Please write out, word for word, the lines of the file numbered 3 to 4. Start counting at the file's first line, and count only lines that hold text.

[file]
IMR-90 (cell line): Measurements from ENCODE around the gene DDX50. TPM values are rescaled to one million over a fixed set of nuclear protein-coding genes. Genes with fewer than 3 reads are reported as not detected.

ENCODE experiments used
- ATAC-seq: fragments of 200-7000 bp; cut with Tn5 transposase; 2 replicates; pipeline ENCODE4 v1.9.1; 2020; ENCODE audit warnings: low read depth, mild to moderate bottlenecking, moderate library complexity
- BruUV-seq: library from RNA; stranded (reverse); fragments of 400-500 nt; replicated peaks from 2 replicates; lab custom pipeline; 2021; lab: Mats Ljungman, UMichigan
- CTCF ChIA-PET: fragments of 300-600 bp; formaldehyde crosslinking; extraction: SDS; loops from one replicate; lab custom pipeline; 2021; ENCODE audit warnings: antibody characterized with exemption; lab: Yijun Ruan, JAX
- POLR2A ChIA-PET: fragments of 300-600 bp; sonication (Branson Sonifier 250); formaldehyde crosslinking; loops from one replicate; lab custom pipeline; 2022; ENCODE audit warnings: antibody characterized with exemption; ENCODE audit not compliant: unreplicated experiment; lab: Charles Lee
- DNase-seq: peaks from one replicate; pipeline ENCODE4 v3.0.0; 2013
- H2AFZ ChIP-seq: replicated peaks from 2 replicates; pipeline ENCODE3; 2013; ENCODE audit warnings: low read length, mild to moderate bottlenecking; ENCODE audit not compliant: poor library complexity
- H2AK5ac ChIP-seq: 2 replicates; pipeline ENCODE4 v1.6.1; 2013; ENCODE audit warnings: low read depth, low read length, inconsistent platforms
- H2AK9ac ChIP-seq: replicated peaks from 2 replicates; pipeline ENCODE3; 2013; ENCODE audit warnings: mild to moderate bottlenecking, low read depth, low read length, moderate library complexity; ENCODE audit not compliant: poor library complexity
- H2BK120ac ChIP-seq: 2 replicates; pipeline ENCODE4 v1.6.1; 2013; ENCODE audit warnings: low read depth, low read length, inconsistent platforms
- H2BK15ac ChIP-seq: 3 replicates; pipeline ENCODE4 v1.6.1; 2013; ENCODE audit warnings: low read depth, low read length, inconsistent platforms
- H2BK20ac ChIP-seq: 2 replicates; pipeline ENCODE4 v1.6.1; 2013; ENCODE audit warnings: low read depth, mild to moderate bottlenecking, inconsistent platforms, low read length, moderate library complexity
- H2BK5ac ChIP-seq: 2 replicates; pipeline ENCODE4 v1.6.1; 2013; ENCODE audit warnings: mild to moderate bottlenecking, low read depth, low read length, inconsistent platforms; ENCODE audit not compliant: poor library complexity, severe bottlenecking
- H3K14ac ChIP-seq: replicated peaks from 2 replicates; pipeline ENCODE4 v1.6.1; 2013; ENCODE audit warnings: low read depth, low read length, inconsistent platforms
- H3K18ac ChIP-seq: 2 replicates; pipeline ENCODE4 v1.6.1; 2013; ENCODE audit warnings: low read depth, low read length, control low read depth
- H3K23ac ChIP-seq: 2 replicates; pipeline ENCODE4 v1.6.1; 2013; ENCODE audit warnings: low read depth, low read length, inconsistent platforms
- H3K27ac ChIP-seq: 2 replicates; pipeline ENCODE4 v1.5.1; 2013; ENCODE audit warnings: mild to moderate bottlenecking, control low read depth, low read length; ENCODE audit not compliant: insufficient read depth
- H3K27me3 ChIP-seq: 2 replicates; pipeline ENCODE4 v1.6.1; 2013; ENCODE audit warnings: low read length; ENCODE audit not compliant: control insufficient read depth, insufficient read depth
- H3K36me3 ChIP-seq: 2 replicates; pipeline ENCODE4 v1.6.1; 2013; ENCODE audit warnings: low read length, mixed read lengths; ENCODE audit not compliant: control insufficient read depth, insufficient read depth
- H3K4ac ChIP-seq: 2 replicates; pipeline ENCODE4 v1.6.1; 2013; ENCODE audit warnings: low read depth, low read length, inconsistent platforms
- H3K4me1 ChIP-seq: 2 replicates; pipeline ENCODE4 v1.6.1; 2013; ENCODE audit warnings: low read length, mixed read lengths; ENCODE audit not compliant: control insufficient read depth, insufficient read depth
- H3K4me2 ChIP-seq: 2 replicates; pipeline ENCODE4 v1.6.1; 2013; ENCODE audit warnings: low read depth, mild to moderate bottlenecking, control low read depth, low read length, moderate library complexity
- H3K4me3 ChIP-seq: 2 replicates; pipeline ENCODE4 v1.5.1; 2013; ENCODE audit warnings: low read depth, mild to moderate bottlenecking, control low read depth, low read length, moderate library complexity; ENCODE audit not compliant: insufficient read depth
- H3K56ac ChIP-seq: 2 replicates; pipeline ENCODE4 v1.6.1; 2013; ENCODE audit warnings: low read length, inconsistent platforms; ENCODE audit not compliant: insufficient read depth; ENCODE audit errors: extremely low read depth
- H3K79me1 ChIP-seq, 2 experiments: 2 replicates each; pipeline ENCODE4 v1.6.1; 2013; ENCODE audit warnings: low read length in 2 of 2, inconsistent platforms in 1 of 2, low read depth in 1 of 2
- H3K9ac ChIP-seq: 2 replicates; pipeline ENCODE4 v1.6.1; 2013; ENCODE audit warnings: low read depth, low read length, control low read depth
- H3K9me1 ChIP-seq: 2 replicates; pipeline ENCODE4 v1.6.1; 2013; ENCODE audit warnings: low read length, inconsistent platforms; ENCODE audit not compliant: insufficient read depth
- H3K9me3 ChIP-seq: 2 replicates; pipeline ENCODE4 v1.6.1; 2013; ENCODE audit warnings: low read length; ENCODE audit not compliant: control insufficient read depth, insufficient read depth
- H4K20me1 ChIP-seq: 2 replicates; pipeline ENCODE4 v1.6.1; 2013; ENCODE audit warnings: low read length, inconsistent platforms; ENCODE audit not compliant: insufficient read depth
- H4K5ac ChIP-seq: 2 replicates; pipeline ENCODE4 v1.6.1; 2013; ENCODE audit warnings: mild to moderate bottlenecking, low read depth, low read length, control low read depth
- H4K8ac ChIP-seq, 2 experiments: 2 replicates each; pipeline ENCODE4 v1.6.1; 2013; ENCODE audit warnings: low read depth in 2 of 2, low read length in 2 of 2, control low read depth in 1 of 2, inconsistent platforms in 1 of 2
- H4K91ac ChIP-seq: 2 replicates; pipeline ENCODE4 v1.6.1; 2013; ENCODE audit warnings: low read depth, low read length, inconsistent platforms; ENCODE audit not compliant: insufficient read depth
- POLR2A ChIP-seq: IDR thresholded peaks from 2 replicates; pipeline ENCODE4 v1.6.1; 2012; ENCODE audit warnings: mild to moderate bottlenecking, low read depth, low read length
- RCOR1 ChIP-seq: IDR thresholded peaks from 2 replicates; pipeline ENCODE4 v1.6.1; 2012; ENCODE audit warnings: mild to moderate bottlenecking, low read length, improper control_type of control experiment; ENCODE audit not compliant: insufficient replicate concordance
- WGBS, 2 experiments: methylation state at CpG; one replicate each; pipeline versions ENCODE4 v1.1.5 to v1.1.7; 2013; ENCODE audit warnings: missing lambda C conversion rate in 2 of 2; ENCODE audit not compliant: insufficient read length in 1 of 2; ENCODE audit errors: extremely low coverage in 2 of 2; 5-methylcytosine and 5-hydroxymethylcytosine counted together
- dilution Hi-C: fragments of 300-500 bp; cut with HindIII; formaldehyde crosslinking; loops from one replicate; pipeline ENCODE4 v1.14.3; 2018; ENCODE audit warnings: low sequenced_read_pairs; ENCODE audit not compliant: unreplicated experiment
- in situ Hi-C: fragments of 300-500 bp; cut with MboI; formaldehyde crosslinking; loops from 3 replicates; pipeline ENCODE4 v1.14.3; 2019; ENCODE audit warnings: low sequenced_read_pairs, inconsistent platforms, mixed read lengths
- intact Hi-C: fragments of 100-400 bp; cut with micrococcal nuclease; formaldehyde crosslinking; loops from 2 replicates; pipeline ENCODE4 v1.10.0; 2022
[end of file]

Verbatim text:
- ATAC-seq: fragments of 200-7000 bp; cut with Tn5 transposase; 2 replicates; pipeline ENCODE4 v1.9.1; 2020; ENCODE audit warnings: low read depth, mild to moderate bottlenecking, moderate library complexity
- BruUV-seq: library from RNA; stranded (reverse); fragments of 400-500 nt; replicated peaks from 2 replicates; lab custom pipeline; 2021; lab: Mats Ljungman, UMichigan